Pennsylvania Ballet's Amy Aldridge On Her Retirement, and What She Learned From Tough Love

For 23 seasons, Amy Aldridge has been a major force at Pennsylvania Ballet, where she’s been a principal dancer since 2001. This week, she announced she would be retiring from the company on May 14 in the pas de deux from one of her favorite ballets, Balanchine’s “Rubies.” Her next step? Lots of teaching in the Philadelphia area. Pointe spoke with Aldridge about her time at PAB, and what she’s learned along the way.

 

Aldridge in Balanchine's "Rubies." Photo by Alexander Iziliaev, Courtesy PAB.

Congratulations on your long career! What made you decide to retire this year?

I’ve been thinking about it for the last two or three years, but I couldn’t really decide. Then when I saw we’d be doing a lot of Balanchine pas de deux on our last program this season, I thought, that’s it! Everyone said you’ll know when you know, and it just hit me. The physical maintenance has become harder and harder, and mentally I'm ready to move on. I asked Angel if we could squeeze in the “Rubies” pas de deux for my retirement, since it wasn’t originally on the program.

 

What are some of the things you learned over the course of your career?

Less is more. I always approached everything with so much energy and attack. Sometimes in rehearsals the ballet master would ask, “Amy, are you tired today?” I’d say yes, and they’d say, “Because that was much better. You’re working too hard!” You don’t have to have the same attack for everything—sometimes the easier, gentler approach yields the better result. Also, knowing when to breathe—where to pull back, finding where the rest spots are. All that came with experience.

 

What about in regard to the mental challenges?

Before I joined the company, I had one of the most difficult teachers, Melissa Hayden, for three years at North Carolina School of the Arts. She was so hard on me—I probably cried three times a week in class. Then when I joined Pennsylvania Ballet, I had another tough ballet mistress. Being younger, I thought they were picking on me because they didn’t like what I was doing. But I realized that they were doing it because they cared—they saw my ability and my potential. They knew I was capable of so much more.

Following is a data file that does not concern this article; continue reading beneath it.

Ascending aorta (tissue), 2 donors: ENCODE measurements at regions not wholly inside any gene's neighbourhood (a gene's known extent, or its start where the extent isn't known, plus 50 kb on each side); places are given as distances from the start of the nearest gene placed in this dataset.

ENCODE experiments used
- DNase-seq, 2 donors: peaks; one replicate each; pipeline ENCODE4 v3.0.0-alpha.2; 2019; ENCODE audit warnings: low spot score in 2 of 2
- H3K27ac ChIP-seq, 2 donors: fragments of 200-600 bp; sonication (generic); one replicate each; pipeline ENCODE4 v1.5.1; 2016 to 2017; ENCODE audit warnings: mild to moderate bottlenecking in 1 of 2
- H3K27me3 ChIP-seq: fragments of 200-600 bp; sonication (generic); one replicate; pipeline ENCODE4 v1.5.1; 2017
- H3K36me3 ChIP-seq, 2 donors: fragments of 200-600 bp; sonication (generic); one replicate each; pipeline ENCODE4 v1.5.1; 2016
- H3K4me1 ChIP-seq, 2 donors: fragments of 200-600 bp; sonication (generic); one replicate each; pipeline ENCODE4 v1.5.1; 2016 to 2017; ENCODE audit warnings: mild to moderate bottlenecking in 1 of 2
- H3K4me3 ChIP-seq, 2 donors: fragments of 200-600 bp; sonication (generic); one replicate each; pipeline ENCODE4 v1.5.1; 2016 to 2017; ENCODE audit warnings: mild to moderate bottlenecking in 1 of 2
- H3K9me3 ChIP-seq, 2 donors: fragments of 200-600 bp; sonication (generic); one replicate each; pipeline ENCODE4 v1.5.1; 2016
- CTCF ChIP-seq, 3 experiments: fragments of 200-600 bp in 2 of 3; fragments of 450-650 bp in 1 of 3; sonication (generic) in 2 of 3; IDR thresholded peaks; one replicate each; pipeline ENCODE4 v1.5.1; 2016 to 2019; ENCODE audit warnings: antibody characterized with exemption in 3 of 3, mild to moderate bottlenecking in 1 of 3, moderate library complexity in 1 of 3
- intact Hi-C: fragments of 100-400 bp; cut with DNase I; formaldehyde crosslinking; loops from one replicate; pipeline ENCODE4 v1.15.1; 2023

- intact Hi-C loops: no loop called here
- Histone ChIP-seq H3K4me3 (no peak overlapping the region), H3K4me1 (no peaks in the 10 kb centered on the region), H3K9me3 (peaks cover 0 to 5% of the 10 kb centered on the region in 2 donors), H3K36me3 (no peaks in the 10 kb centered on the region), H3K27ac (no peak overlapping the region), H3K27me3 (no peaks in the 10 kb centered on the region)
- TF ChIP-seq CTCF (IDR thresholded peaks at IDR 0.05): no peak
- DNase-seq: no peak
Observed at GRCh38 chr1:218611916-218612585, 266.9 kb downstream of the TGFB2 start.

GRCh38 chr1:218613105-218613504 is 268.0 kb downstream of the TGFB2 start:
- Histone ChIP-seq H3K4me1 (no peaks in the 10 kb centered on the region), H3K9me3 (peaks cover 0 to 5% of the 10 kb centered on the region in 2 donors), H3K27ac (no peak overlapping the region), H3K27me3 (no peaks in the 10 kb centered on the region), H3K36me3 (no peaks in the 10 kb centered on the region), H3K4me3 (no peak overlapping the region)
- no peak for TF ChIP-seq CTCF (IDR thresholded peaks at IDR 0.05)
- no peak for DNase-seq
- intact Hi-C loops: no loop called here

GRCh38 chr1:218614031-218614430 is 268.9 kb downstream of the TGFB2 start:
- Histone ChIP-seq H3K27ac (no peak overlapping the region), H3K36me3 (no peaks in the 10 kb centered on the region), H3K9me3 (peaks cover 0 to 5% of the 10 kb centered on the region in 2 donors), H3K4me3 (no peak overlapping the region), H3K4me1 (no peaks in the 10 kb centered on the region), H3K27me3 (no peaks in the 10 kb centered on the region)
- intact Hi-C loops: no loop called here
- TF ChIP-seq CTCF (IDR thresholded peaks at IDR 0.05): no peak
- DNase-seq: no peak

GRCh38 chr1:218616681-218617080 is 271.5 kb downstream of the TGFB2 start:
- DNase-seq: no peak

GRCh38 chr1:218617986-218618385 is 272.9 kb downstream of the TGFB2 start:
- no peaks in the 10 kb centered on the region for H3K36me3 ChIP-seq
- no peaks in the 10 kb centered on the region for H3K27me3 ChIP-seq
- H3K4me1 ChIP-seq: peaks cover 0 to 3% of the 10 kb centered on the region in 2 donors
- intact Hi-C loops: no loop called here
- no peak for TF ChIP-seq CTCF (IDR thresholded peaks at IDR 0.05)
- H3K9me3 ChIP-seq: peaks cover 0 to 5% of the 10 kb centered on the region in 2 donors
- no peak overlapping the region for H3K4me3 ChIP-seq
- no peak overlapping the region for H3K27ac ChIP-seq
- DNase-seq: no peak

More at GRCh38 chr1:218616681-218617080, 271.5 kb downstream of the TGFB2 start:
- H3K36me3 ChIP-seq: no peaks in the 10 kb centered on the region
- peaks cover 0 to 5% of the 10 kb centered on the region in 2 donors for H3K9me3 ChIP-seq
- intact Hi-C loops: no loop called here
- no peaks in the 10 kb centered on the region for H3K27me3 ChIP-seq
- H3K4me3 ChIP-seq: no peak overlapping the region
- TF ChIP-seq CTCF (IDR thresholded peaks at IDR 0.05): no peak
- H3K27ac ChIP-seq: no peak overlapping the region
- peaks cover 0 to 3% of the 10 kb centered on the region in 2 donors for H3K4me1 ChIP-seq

That said, I really look forward to being on the other side and not having to be so perfect—there’s so much pressure! And I think it’s pressure we dancers put on ourselves, rather than from the outside.

Aldridge and Craig Wasserman in Balanchine's The Four Temperaments. Photo by Alexander Iziliaev, Courtesy PAB

You danced under Roy Kaiser for the majority of your career at PAB. Was it hard to shift gears when Angel Corella became director in 2014?

It was. I’ve known Angel for a long time because his sister was in the company. So he was a familiar face, which made the transition easier. But I had gotten used to a certain rhythm—what combinations to expect in class, the routine—and then suddenly everything was new. The classes were very different, even the rehearsal schedule changed. But even harder was that I had developed a whole family over the years, and I watched everybody retire. Then new people came in, and I watched more people retire. It’s such a different company right now, but it’s a very nice group. With any change there’s going to be a transitional phase where everyone is a little bit uneasy, but now things have settled down. The company has developed that closeness again.

 

What was one of your most memorable career moments?

We were doing The Second Detail and William Forsythe came to a stage rehearsal. I had gotten thrown in at the last minute, and had to learn a lot of material. I was so terrified because I was without the mirror and there were all those counts. In some places, I completely messed up. On opening night he came up behind me and said, “Don’t let the dance rule you. You rule the dance.” Afterwards I thought, it’s true: you make it, you control it. That advice has always stuck with me, especially when I feel nervous before a performance.

 

This interview has been edited for length and clarity.

 

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